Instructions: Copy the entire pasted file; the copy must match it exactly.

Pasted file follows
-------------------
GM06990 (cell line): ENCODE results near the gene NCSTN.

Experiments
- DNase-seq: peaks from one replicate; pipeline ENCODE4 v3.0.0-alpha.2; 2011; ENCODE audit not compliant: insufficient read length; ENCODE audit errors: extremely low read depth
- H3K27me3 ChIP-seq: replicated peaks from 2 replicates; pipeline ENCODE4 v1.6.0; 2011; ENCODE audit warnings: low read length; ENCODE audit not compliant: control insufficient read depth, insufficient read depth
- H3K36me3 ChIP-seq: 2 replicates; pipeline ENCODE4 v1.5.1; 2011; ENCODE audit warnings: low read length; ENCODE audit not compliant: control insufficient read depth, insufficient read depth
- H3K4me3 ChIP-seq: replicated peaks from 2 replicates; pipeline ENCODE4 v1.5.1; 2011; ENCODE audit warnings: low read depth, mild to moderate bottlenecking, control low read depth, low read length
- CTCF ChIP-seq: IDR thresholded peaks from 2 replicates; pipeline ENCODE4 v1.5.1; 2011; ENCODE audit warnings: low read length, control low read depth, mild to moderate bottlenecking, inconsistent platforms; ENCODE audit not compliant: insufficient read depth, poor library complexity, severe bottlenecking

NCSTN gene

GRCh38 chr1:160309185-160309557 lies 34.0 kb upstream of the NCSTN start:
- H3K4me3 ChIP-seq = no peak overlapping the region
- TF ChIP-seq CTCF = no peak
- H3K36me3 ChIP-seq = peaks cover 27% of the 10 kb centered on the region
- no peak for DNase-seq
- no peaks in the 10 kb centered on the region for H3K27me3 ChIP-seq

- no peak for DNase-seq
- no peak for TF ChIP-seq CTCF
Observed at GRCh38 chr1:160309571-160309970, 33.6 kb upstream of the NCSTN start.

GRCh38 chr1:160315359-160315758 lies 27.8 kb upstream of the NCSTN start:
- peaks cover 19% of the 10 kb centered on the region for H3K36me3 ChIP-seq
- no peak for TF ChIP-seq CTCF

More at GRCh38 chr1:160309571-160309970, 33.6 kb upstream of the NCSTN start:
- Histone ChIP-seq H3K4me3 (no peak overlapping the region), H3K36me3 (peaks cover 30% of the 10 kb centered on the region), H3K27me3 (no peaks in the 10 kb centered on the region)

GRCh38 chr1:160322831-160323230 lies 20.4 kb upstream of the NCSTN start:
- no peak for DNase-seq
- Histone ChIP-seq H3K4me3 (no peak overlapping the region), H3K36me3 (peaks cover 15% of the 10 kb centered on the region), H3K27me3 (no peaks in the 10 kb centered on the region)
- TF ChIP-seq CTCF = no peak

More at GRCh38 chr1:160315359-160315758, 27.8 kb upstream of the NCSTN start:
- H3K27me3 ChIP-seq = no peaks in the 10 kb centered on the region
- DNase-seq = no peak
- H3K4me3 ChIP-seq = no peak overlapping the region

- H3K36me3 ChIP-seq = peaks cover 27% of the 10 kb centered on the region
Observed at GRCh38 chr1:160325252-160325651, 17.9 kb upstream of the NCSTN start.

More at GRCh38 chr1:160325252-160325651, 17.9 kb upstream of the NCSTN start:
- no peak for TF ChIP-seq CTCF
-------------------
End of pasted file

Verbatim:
GM06990 (cell line): ENCODE results near the gene NCSTN.

Experiments
- DNase-seq: peaks from one replicate; pipeline ENCODE4 v3.0.0-alpha.2; 2011; ENCODE audit not compliant: insufficient read length; ENCODE audit errors: extremely low read depth
- H3K27me3 ChIP-seq: replicated peaks from 2 replicates; pipeline ENCODE4 v1.6.0; 2011; ENCODE audit warnings: low read length; ENCODE audit not compliant: control insufficient read depth, insufficient read depth
- H3K36me3 ChIP-seq: 2 replicates; pipeline ENCODE4 v1.5.1; 2011; ENCODE audit warnings: low read length; ENCODE audit not compliant: control insufficient read depth, insufficient read depth
- H3K4me3 ChIP-seq: replicated peaks from 2 replicates; pipeline ENCODE4 v1.5.1; 2011; ENCODE audit warnings: low read depth, mild to moderate bottlenecking, control low read depth, low read length
- CTCF ChIP-seq: IDR thresholded peaks from 2 replicates; pipeline ENCODE4 v1.5.1; 2011; ENCODE audit warnings: low read length, control low read depth, mild to moderate bottlenecking, inconsistent platforms; ENCODE audit not compliant: insufficient read depth, poor library complexity, severe bottlenecking

NCSTN gene

GRCh38 chr1:160309185-160309557 lies 34.0 kb upstream of the NCSTN start:
- H3K4me3 ChIP-seq = no peak overlapping the region
- TF ChIP-seq CTCF = no peak
- H3K36me3 ChIP-seq = peaks cover 27% of the 10 kb centered on the region
- no peak for DNase-seq
- no peaks in the 10 kb centered on the region for H3K27me3 ChIP-seq

- no peak for DNase-seq
- no peak for TF ChIP-seq CTCF
Observed at GRCh38 chr1:160309571-160309970, 33.6 kb upstream of the NCSTN start.

GRCh38 chr1:160315359-160315758 lies 27.8 kb upstream of the NCSTN start:
- peaks cover 19% of the 10 kb centered on the region for H3K36me3 ChIP-seq
- no peak for TF ChIP-seq CTCF

More at GRCh38 chr1:160309571-160309970, 33.6 kb upstream of the NCSTN start:
- Histone ChIP-seq H3K4me3 (no peak overlapping the region), H3K36me3 (peaks cover 30% of the 10 kb centered on the region), H3K27me3 (no peaks in the 10 kb centered on the region)

GRCh38 chr1:160322831-160323230 lies 20.4 kb upstream of the NCSTN start:
- no peak for DNase-seq
- Histone ChIP-seq H3K4me3 (no peak overlapping the region), H3K36me3 (peaks cover 15% of the 10 kb centered on the region), H3K27me3 (no peaks in the 10 kb centered on the region)
- TF ChIP-seq CTCF = no peak

More at GRCh38 chr1:160315359-160315758, 27.8 kb upstream of the NCSTN start:
- H3K27me3 ChIP-seq = no peaks in the 10 kb centered on the region
- DNase-seq = no peak
- H3K4me3 ChIP-seq = no peak overlapping the region

- H3K36me3 ChIP-seq = peaks cover 27% of the 10 kb centered on the region
Observed at GRCh38 chr1:160325252-160325651, 17.9 kb upstream of the NCSTN start.

More at GRCh38 chr1:160325252-160325651, 17.9 kb upstream of the NCSTN start:
- no peak for TF ChIP-seq CTCF